The Parent’s Guide to Working With Strugging Learners 

   The complexity of working with strugging learners can be a challenge for parents. It can also be frustrating for parents and their children in learning how to communicate effectively in not just getting the “assignments” done , but it can frustrating in assuring that the actual process was understood long term. There’s hope for parents with strugging learners. I have two children that are struggling learners,and I have twin toddlers with developmental delays from being micro premature babies. My oldest daughter has made so many improvements; she has grown to be an independent learner. My son who has a processing disorder along with ADHD has made strives that only years ago we could have imagined.  Stay motivated and don’t give up! Here are a few tips to consider in not being frustrated, staying motivated, and more importantly seeing the academic advancement for your learner to consider.

  1.   Identify your child’s  learning styles. Teachers have so many students to focus on within a classroom,so they have to teach from a general prospective. However as parents we can take more time to enjoy the flexibility in studying learning styles beyond the general prospective .  There are four types of learners visual, adutiory, kinesthetic, and read and write. Do your own research on each to expand your knowledge and understanding of the different learning styles.
  2. Have patience. It takes time to grasp an understanding of various techniques and strategies for struggling learners. It can be a greater challenge for learners with processing or attention deficit disorders. Learn how to adjust in allowing you and your learner  to work at a pace that best fits. Give it time. Try not to put unrealistic expectations on yourself or your learner.
  3. Give grace. Working with strugging learners is all about granting grace for yourself and your learner. Simple and common mistakes may happen when giving a solution to a problem with a strugging learner. Don’t say mean words to discourage your learner  or make them feel ill-equipped. Use this as a time to build their confidence, and not to break their spirit. Give yourself grace as well if you see you’re feeling overwhelmed. It’s okay to take a break, and the two of you can come back to solve a problem. You’re allowed to regroup to come back to an assignment. Don’t get discouraged, and try not to discourage your learner.
  4. Be creative. No one said that you have to stick to a certain way or style in working with your learner. Be creative as possible in helping them process the information giving. Use a variety of books, manipulatives, tools, and approaches to help them with their learning journey.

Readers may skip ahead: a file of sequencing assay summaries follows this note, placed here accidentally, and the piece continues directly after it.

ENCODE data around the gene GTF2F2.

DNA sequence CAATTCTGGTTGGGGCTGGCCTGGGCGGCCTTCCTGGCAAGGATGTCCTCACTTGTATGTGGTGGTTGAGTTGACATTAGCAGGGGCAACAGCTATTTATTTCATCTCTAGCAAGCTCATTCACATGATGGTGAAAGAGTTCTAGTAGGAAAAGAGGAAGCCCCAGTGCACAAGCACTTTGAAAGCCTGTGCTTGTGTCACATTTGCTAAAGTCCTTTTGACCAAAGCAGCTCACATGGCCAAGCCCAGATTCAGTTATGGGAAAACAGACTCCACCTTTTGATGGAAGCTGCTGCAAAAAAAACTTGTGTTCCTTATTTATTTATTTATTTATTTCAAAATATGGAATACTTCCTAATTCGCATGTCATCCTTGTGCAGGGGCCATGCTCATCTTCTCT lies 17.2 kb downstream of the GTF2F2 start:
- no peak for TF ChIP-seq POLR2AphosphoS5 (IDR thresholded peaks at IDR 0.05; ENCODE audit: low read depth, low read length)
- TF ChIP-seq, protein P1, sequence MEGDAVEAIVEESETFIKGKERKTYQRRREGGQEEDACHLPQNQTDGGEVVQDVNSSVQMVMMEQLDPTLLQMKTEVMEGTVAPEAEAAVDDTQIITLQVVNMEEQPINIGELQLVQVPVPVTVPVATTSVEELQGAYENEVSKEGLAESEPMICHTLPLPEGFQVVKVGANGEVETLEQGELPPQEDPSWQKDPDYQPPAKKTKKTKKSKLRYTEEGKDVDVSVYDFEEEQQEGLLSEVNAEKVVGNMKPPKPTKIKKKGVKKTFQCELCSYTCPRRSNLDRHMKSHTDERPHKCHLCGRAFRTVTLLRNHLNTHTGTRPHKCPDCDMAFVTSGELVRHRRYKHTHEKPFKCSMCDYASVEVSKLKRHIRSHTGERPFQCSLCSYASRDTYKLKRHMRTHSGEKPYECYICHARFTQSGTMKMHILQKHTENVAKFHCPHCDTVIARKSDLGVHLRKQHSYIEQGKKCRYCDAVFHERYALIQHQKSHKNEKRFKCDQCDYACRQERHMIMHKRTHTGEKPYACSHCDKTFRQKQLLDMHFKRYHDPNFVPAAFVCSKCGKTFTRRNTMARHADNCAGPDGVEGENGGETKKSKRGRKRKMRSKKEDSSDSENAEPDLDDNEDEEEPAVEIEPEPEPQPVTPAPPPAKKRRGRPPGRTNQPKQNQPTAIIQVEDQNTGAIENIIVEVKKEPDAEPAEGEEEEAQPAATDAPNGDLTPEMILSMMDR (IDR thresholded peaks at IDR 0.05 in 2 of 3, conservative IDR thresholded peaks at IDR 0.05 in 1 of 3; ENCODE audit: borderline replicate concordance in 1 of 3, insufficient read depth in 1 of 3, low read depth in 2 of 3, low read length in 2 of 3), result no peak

5. Be flexible. Children have to follow specific guidelines within the classroom and school system. You can enjoy the flexibility of your home environment, family schedule, add family field trips, work on a lower level for better understanding, modify home assignments, and tap into the times that work best for your   learner to be better focused. We actually had an afternoon learner with my son. I discovered when we homeschooled that he worked best following lunch at noon. My children and I did bi-weekly field trips in various areas we were studying.
  6. Don’t be afraid to ask for help or to try other alternatives if you see your learner is not making progress.  If you know fully as a parent that you have utilized all the resources and effort that you can don’t be ashamed to search for other alternatives. This doesn’t mean that you have failed as a parent; this doesn’t mean that your learner is a failure. Have a open communication with teachers, your learner, and tutors in addressing your child’s needs. Check all affordable resources and options. Talk to your pediatrician if you believe there is something underlying. Find out if there is a need for any additional testing to rule out dyslexia, dyscalculia, or other that maybe effecting their comprehension in learning.

 

Know that there is hope in this whole challenging process of working with a strugging learner that ensures that you all succeed. Take it day by day. Celebrate mini milestones of achievements. Stay positive as possible, and don’t be afraid to reach out if needed for additional help.

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